Friday, January 9, 2009
I have the perfect guests. They don’t stay long. I’d be paranoid about it if they didn’t keep coming back. But they do.
I’m not set up very well for guests. I do the best I can but a lot of it is out of my control. I’m thinking of the one bathroom. That’s all I have. One. Not very conducive to city girls blow-drying and flat-ironing or whatever it is they do to primp nowadays. I have no idea. Since moving to the farm, I’ve gradually given up certain beauty routines such as changing my jewelry daily (or even wearing jewelry), lining my eyes with a Maybelline pencil that I soften with a lit match, and painting my toenails in the winter.
I haven’t even put on a pair of high heels in six years. In fact, I don’t own a pair of high heels. Shocking to those who know me since I used to be the queen of pumps. I had every color to match every outfit, including polka dotted (I know, I know, how many times am I going to mention those stupid polka dotted high heels? I can’t help it—I’m obsessed with them and I miss them terribly), plus suede, leather, patent leather, straw, acrylic, pointy-toed, open-toed, peek-a-boo, spiked heel, clunky heel; you name it, I had it. But those things just don’t seem that important anymore when you’ve got grain to unload in the pouring rain, hoses to drain, ashes to dump, and best of all, horses to ride.
So I’m out of the loop. The only reason I even know about the flat-iron is because my sister grabbed me the last time I was up there and dragged me to the beauty parlor for a little makeover. It turns out the bleached blonde look I’ve been sporting was so nineties and I needed something called “low lights.” Plus it appears that I don’t know how to dress. I forgot everything I used to know. For example, I thought the purple sweater I got from JCPenney purposely for the trip was pretty happening. Certainly a big improvement over the usual sweatshirts I get from Wal-Mart and, if I’m dressing up, out of the western catalogs. Oh, no, no, no, no, no. I was dead wrong.
Sharon stood back and appraised me. She gnawed on the inside of her cheek. “You need black and white,” she advised.
“Like a little check?” I asked, trying to be agreeable.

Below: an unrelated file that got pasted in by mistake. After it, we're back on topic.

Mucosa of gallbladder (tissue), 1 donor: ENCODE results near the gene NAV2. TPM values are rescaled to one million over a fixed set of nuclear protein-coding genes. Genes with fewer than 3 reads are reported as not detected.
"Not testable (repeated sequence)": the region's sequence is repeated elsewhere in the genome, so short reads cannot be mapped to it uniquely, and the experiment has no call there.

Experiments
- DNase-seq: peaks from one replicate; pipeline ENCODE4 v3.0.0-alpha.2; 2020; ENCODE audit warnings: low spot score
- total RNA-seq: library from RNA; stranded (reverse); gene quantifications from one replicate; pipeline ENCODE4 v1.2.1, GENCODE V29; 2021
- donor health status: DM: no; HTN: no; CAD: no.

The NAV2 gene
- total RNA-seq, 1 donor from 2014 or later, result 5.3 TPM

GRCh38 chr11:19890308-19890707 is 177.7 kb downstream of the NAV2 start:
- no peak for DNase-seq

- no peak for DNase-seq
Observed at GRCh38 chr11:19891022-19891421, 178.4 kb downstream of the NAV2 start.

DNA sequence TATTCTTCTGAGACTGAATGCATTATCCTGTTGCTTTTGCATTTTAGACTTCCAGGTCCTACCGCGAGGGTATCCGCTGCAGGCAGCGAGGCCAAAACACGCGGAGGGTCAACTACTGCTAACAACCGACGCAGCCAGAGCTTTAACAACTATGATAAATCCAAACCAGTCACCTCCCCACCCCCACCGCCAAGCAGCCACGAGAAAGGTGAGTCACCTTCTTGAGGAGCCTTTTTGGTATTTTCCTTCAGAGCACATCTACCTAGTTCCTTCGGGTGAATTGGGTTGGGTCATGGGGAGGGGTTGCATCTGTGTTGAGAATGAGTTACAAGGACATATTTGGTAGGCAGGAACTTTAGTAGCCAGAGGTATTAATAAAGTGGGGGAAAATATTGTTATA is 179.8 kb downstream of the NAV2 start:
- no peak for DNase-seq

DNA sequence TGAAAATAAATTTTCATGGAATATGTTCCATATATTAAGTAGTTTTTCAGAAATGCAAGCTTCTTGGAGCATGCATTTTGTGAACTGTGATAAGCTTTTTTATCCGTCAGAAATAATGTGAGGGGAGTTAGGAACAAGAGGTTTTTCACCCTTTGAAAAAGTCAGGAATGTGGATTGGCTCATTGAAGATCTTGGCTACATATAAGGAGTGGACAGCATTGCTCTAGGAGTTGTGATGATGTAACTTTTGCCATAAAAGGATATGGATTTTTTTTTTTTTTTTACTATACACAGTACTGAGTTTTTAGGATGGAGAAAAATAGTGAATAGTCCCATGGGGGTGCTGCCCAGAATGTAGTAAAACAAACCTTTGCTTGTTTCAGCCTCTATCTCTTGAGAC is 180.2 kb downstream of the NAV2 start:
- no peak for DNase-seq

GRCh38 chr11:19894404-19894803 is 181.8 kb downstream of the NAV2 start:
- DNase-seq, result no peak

“No! Black and White! The store! Get out of Wal-Mart or Kmart or whatever it is and do your shopping in a store that knows about clothes—Black and White, or The Limited or Express… one of those places.”
I decided not to tell her that I don’t really go shopping anymore, per se. I might grab something when I pass the clothes racks on my way to the frozen food aisle and I see a T-shirt on sale for $7.99. Or if Kelly needs a white shirt for choir. Or my rubber boots sprung a leak and I got as much life out of them as I possibly could by lining them with plastic Wal-Mart bags. But to go out on a trip specifically to shop for clothes? Armloads of clothes from a store that doesn’t have shopping carts? To go on a spree? Those days are over.
At any rate, I don’t give my guests makeovers but I do take them out to see the manure pile and when I really want to impress them, I take them to Sweet’s store down the road where the brothers Dewey and Fred, who live in the doublewide with the big greenhouse; Dub Jackson, in camouflage and blaze orange no matter what time of year it is; and Leon Thompson, who drives a school bus for the county; sit in the back around an old Formica table with long burn marks in it the shape of Cheese Doodles. They feed logs to the woodstove next to them, Fig Newtons to the dog under the table, and lines to everyone who comes in. They elbow each other and raise their eyebrows when my girlfriends and I enter. We pretend we don’t notice.
I couldn’t help noticing they’ve been doing some improvements over at Sweet’s. After all these years with an outhouse, they finally put in a porta-potty. My guests took pictures. They’ve never seen an outhouse in real life. But they refuse to use the porta-potty. They say, “I don’t consider that an improvement,” and make faces. Dub Jackson overhears and offers to take them across the road to his mama’s house which has a bathroom that’s spic and span. Dewey, Fred and Leon snicker and the girls don’t know what to say. How nice! But he’s still a stranger. I tell them Dub’s okay—he’s harmless. I’d go if I was them. If I didn’t want to use the porta-potty, that is. Of course I go in tractor sheds so a porta-potty is nothing.
“Yep, he’s about as harmless as Miz Thelma’s kitty cat,” Dewey says.
“Ain’t never got hisself a deer. Don’t worry, he can’t shoot nothin’” Fred says.
“Not even a squirrel,” Leon adds and they guffaw and almost fall back in their chairs.
“Now boys, leave them ladies alone. You’re scarin’ away all my customers,” Thelma scolds from behind the counter where she sells homemade sweet potato pies in little Baggies, hand-crocheted pot holders and pink eggs. You can also get bait, dried pinto beans, and a cookbook put out by the ladies from Trinity Christian that includes recipes for venison stew, pickled peaches, and corn chowder.
My sister comes back with a kitchen towel that’s been crocheted on the end so you can hang it on the refrigerator door handle, red to match her décor, and a bag of crabapples and reports that Dub’s mother is the cutest thing and if only he’d get out of those army clothes, then maybe he’d get himself a woman, just on the strength of that mother alone.
“First of all, they’re not army clothes; it’s camouflage,” I correct. “And second of all, Dub’s been married three times.”
“Well,” Sharon says, “he still needs a make-over.”
I don’t know about that happening but I do know that my guests keep coming back. They don’t complain about my one bathroom even though we have to take turns and with all that primping going on—someone’s always in there. I guess they figure it’s better than an outhouse or a porta-potty. But it doesn’t compare to Dub Jackson’s mother’s bathroom.